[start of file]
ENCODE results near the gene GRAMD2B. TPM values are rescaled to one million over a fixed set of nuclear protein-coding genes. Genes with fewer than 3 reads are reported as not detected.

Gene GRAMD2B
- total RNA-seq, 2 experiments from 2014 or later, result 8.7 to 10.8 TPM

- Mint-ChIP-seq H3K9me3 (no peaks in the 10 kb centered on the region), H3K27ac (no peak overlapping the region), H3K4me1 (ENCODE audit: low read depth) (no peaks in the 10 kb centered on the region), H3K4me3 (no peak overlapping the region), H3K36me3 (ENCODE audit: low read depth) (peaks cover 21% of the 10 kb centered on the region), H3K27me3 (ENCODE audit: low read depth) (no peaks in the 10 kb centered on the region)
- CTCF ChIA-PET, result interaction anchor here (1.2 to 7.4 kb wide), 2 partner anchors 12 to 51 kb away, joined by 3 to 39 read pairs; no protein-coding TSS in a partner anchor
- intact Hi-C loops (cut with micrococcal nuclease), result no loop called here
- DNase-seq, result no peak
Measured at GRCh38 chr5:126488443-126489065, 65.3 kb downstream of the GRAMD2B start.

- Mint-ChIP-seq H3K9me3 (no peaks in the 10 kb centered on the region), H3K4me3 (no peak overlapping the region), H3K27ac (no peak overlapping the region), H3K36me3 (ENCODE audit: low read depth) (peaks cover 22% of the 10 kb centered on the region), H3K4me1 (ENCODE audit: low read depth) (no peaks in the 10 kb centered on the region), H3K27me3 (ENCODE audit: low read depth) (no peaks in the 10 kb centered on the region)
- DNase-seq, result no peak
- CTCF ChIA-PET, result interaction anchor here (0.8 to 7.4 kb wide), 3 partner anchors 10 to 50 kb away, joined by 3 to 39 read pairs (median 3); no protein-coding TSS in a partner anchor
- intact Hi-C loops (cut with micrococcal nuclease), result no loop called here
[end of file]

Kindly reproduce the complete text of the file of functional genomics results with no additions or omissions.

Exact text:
ENCODE results near the gene GRAMD2B. TPM values are rescaled to one million over a fixed set of nuclear protein-coding genes. Genes with fewer than 3 reads are reported as not detected.

Gene GRAMD2B
- total RNA-seq, 2 experiments from 2014 or later, result 8.7 to 10.8 TPM

- Mint-ChIP-seq H3K9me3 (no peaks in the 10 kb centered on the region), H3K27ac (no peak overlapping the region), H3K4me1 (ENCODE audit: low read depth) (no peaks in the 10 kb centered on the region), H3K4me3 (no peak overlapping the region), H3K36me3 (ENCODE audit: low read depth) (peaks cover 21% of the 10 kb centered on the region), H3K27me3 (ENCODE audit: low read depth) (no peaks in the 10 kb centered on the region)
- CTCF ChIA-PET, result interaction anchor here (1.2 to 7.4 kb wide), 2 partner anchors 12 to 51 kb away, joined by 3 to 39 read pairs; no protein-coding TSS in a partner anchor
- intact Hi-C loops (cut with micrococcal nuclease), result no loop called here
- DNase-seq, result no peak
Measured at GRCh38 chr5:126488443-126489065, 65.3 kb downstream of the GRAMD2B start.

- Mint-ChIP-seq H3K9me3 (no peaks in the 10 kb centered on the region), H3K4me3 (no peak overlapping the region), H3K27ac (no peak overlapping the region), H3K36me3 (ENCODE audit: low read depth) (peaks cover 22% of the 10 kb centered on the region), H3K4me1 (ENCODE audit: low read depth) (no peaks in the 10 kb centered on the region), H3K27me3 (ENCODE audit: low read depth) (no peaks in the 10 kb centered on the region)
- DNase-seq, result no peak
- CTCF ChIA-PET, result interaction anchor here (0.8 to 7.4 kb wide), 3 partner anchors 10 to 50 kb away, joined by 3 to 39 read pairs (median 3); no protein-coding TSS in a partner anchor
- intact Hi-C loops (cut with micrococcal nuclease), result no loop called here